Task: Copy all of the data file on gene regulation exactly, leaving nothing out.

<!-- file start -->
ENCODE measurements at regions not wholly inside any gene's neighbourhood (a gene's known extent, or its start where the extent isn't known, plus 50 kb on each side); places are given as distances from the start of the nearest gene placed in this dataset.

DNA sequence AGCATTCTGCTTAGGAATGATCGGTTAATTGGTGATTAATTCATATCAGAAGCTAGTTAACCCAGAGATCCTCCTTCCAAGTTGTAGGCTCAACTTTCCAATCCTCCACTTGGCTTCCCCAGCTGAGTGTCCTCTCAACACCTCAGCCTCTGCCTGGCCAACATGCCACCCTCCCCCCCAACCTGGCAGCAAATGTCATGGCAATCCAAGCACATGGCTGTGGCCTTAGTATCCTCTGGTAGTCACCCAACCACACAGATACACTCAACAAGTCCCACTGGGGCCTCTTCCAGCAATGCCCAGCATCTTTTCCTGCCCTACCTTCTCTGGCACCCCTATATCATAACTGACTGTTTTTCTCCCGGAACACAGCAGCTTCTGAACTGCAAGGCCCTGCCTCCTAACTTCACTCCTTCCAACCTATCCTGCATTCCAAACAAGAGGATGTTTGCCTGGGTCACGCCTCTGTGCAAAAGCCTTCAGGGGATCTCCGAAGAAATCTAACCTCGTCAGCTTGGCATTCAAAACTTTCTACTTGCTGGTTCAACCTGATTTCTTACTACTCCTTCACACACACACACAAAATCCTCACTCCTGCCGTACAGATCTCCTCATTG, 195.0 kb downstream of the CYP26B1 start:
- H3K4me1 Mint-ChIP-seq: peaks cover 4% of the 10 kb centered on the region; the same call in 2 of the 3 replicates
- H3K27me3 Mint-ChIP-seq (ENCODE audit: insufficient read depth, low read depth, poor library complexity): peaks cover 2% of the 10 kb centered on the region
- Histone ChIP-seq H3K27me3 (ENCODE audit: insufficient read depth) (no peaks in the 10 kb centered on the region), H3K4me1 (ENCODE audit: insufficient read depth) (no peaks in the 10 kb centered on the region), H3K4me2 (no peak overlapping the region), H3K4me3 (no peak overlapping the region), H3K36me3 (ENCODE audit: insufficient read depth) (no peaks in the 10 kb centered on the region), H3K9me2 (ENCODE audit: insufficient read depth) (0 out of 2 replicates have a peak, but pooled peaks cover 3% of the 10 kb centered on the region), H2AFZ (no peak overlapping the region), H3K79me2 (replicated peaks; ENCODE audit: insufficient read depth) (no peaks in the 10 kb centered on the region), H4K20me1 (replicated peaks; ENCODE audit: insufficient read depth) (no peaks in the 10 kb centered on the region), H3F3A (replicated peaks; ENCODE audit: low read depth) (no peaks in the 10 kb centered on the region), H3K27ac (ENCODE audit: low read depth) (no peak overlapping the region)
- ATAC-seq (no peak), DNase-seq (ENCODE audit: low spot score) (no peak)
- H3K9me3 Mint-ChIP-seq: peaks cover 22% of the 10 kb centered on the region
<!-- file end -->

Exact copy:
ENCODE measurements at regions not wholly inside any gene's neighbourhood (a gene's known extent, or its start where the extent isn't known, plus 50 kb on each side); places are given as distances from the start of the nearest gene placed in this dataset.

DNA sequence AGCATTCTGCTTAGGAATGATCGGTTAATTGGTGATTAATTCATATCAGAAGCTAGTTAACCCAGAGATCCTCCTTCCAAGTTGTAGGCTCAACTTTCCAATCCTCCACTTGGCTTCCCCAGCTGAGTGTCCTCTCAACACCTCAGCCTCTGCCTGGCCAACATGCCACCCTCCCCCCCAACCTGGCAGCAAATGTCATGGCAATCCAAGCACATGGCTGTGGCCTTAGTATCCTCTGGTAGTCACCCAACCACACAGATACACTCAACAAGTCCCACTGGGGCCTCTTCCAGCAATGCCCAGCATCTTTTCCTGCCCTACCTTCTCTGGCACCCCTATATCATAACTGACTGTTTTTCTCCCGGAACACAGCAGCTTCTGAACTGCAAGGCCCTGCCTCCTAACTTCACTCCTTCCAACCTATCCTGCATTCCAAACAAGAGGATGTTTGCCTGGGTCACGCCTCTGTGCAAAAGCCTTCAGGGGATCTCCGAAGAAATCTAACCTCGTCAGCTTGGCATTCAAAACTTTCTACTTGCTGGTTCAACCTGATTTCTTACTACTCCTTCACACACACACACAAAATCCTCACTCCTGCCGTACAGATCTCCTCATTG, 195.0 kb downstream of the CYP26B1 start:
- H3K4me1 Mint-ChIP-seq: peaks cover 4% of the 10 kb centered on the region; the same call in 2 of the 3 replicates
- H3K27me3 Mint-ChIP-seq (ENCODE audit: insufficient read depth, low read depth, poor library complexity): peaks cover 2% of the 10 kb centered on the region
- Histone ChIP-seq H3K27me3 (ENCODE audit: insufficient read depth) (no peaks in the 10 kb centered on the region), H3K4me1 (ENCODE audit: insufficient read depth) (no peaks in the 10 kb centered on the region), H3K4me2 (no peak overlapping the region), H3K4me3 (no peak overlapping the region), H3K36me3 (ENCODE audit: insufficient read depth) (no peaks in the 10 kb centered on the region), H3K9me2 (ENCODE audit: insufficient read depth) (0 out of 2 replicates have a peak, but pooled peaks cover 3% of the 10 kb centered on the region), H2AFZ (no peak overlapping the region), H3K79me2 (replicated peaks; ENCODE audit: insufficient read depth) (no peaks in the 10 kb centered on the region), H4K20me1 (replicated peaks; ENCODE audit: insufficient read depth) (no peaks in the 10 kb centered on the region), H3F3A (replicated peaks; ENCODE audit: low read depth) (no peaks in the 10 kb centered on the region), H3K27ac (ENCODE audit: low read depth) (no peak overlapping the region)
- ATAC-seq (no peak), DNase-seq (ENCODE audit: low spot score) (no peak)
- H3K9me3 Mint-ChIP-seq: peaks cover 22% of the 10 kb centered on the region